The value of certification to an individual is an often-surveyed metric. I'm happy when I see someone’s announcement that they’ve become certified. I understand what it takes to reach such an achievement.
I’m equally happy for the company, because each newly-certified candidate becomes their brand ambassador.
Finding the balance between brand and standards, I think, is unique to certification programs. If a program leans too much on marketing and focuses less on building content to assessment standards, adoption may be strong in the beginning but cracks in the skills and expertise portion may show up in time. If the program leans too much on the standards and less on marketing, exams may be psychometrically perfect but no one knows about them or they reach only a small volume of candidates.
How do I envision this interplay between brand and standards?
On standards, the certification program aligns its processes to assessment industry guidelines and uses it consistently. Using standards drives good design and outcomes. The defensibility of certification exams benefits from properly documenting the steps and results of each phase of development, and having exam data analyzed to determine performance and reliability. A reliable exam, determined using statistical analysis, effectively differentiates between individuals who meet the skills defined for a role and those who may need more knowledge or experience. With reliable exams, a company has confidence that certified individuals meet their baseline to effectively perform expected tasks.
On branding, the certification program proactively seeks and integrates plans to market to potential and intended audiences. The most popular IT certification in 2022 is an entry-level exam for cloud professionals and its training course reaches thousands of candidates through Coursera. Another popular IT certification crafted a story around its exams and made it easy for interested candidates to take the first step to get certified and move to the next levels.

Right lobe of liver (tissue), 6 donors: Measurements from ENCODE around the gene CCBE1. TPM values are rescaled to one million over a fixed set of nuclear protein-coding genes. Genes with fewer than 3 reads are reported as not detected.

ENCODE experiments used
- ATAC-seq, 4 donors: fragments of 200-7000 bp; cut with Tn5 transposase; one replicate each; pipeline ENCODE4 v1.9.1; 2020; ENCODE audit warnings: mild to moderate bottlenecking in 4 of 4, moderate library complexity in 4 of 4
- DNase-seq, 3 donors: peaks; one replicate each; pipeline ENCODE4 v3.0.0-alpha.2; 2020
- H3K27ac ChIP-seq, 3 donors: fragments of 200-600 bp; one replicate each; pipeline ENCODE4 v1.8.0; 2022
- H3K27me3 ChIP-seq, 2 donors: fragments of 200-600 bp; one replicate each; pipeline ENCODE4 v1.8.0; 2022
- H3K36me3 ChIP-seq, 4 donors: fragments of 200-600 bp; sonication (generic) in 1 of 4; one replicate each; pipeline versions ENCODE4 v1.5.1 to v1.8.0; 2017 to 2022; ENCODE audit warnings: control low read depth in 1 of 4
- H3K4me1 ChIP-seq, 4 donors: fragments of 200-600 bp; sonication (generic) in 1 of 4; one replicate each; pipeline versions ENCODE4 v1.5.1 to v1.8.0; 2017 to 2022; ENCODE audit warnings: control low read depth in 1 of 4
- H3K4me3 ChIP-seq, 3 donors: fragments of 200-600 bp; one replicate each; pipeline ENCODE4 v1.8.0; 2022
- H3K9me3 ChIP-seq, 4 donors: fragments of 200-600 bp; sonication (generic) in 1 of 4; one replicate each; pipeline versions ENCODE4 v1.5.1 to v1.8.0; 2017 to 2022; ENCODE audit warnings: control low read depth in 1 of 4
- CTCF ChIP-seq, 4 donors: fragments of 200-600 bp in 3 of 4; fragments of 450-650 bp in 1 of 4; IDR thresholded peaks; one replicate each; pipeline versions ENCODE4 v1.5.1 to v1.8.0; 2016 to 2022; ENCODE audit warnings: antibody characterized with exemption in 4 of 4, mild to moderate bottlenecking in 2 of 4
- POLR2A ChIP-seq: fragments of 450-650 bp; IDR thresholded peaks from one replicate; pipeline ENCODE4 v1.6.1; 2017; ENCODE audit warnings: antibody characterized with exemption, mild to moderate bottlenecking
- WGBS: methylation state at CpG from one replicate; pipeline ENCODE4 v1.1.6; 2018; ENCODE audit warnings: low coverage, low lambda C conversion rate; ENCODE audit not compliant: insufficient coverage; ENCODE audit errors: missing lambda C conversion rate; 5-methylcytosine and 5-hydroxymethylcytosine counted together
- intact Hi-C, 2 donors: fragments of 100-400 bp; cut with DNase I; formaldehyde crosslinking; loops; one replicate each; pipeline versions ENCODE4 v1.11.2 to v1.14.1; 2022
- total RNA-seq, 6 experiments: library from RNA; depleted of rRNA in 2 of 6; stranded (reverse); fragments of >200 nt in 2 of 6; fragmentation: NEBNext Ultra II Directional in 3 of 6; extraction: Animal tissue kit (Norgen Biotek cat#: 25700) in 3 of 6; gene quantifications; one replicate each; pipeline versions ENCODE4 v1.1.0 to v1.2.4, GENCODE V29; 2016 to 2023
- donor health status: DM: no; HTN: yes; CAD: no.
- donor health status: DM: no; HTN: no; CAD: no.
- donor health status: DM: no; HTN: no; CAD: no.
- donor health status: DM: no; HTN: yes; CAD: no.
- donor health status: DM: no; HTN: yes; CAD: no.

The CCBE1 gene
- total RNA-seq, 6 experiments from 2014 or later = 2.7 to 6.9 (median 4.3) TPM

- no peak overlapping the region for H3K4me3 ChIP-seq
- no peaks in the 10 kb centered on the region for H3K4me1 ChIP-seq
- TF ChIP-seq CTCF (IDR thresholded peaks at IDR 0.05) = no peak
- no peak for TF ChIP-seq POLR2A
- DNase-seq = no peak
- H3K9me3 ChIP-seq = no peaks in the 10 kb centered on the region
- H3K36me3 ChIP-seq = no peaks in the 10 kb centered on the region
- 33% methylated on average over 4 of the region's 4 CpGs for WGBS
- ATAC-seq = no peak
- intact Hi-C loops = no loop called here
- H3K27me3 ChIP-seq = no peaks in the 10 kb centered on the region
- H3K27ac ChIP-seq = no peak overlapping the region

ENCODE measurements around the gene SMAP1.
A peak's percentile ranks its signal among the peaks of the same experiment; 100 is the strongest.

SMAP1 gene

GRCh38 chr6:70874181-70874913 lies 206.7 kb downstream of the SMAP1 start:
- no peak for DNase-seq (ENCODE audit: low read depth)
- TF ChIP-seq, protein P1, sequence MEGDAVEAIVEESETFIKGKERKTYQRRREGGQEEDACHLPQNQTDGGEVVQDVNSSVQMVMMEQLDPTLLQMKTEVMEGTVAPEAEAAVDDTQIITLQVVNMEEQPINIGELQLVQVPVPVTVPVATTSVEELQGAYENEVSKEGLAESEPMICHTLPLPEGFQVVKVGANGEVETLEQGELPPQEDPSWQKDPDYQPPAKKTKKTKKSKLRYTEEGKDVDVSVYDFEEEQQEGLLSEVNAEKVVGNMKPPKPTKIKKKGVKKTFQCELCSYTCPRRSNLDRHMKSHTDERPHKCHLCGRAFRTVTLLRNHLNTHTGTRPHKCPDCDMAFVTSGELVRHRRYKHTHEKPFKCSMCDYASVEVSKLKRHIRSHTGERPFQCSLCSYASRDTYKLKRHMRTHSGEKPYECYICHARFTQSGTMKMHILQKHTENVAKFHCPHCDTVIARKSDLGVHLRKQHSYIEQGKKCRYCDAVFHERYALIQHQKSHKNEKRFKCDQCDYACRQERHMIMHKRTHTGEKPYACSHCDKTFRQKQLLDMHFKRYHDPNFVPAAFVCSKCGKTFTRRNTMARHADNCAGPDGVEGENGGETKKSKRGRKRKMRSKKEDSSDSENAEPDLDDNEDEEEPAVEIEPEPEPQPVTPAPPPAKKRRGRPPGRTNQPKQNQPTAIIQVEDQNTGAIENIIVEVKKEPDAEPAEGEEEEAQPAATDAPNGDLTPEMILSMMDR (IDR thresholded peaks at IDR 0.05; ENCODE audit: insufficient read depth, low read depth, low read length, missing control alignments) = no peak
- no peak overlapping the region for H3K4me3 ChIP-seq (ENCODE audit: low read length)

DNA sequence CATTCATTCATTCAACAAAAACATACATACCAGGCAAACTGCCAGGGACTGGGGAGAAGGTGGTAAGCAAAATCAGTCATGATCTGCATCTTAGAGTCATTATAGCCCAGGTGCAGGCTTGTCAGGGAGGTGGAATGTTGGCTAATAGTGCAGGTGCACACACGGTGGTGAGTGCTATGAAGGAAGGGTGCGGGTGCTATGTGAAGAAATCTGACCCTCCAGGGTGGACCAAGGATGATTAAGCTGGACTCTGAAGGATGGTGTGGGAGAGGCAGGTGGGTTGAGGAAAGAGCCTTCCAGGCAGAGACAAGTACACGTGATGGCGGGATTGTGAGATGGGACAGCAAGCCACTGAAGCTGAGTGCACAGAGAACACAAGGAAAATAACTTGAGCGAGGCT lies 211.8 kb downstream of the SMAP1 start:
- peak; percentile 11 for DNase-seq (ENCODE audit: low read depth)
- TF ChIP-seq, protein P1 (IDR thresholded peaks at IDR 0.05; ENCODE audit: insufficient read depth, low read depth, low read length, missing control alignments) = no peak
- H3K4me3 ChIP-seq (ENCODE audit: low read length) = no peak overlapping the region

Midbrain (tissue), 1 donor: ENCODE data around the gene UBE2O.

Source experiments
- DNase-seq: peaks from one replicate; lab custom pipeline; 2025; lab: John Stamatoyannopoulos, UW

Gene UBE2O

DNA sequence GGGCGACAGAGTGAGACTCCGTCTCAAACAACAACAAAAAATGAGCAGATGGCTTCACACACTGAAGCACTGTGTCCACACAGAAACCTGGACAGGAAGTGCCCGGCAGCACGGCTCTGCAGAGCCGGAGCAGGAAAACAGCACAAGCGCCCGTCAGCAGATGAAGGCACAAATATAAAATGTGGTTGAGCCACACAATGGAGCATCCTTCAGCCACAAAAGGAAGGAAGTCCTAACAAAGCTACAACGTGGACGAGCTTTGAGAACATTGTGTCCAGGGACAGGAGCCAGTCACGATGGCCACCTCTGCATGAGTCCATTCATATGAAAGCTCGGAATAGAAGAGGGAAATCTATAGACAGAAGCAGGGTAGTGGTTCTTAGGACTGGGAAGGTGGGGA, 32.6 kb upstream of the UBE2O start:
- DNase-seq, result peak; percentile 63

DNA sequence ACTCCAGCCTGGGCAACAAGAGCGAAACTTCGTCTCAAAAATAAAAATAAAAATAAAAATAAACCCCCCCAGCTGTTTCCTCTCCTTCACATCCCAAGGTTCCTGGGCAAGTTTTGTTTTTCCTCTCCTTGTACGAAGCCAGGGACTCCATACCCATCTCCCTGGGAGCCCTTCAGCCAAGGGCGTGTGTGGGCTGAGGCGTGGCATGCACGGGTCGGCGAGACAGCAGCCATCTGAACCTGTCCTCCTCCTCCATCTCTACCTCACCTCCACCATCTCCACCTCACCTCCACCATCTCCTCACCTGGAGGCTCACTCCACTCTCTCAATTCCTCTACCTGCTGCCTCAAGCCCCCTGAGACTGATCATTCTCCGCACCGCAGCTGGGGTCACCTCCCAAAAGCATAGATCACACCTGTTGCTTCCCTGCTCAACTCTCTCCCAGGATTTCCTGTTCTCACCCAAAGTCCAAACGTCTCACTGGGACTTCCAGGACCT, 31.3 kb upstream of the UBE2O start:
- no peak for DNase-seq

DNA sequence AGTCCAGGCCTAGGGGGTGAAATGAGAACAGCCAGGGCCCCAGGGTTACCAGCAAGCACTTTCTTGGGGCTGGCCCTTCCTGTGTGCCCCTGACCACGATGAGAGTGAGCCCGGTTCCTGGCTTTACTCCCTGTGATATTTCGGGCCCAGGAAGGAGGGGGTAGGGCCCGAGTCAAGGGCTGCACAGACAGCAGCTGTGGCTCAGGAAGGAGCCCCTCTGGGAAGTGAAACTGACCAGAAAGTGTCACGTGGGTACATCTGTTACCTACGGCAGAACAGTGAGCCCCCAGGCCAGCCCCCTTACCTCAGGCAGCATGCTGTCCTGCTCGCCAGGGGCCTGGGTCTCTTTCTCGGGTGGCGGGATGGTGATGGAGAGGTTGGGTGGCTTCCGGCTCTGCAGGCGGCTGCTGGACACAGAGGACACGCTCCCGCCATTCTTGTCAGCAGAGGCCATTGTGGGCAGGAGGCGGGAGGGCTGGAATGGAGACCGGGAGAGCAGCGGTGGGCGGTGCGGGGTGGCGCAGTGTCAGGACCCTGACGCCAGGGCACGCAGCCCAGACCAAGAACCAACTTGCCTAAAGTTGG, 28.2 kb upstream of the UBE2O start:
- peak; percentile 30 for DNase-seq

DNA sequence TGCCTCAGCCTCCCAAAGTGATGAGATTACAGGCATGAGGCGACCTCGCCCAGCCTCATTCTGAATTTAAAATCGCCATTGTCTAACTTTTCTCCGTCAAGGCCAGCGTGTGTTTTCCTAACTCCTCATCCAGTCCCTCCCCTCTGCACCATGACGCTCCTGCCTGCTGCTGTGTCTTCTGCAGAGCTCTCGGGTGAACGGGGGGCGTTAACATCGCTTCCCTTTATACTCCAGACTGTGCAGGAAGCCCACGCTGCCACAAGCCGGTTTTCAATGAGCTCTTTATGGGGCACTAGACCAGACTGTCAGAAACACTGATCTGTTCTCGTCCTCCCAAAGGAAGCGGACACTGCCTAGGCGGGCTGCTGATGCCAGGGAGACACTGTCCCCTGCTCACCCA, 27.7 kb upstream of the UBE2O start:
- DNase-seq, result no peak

As an exam developer in the information technology industry, almost all certification programs I worked in originated from a desire to validate the skills of a segment of people who delivered services. The focus was to build exam questions and get it out the door so intended audiences can take the test. Marketing came after development, with newsletter announcements, badges and certificates, awards during conferences, and running special promotions.
When I got invited to sit in program design meetings where stakeholders discussed personas, roles, levels of expertise, and what exams to build for each, I don't remember marketing stakeholders present. Nor do I remember discussions on how to identify, target, and nurture different audiences who might be interested in becoming certified during those meetings.
I see the benefit of including marketing stakeholders during the design of the certification program even if the initial goal is to launch only one exam. And on the other side, I wish marketing understood the rigor and formality required to build and deliver reliable and defensible exams in order to recommend the best market and outreach plans for the program.
Certification presents an opportunity to increase brand awareness through expertise. That’s a plus for our customers.
About the blogger:
Josephine is a seasoned certification professional with over 15 years of experience in professional I.T. certification programs. Educated as an engineer and trained in instructional design, she has held roles as exam developer, course developer, and certification program manager in various technology organizations. Josephine lives and works in Northern California.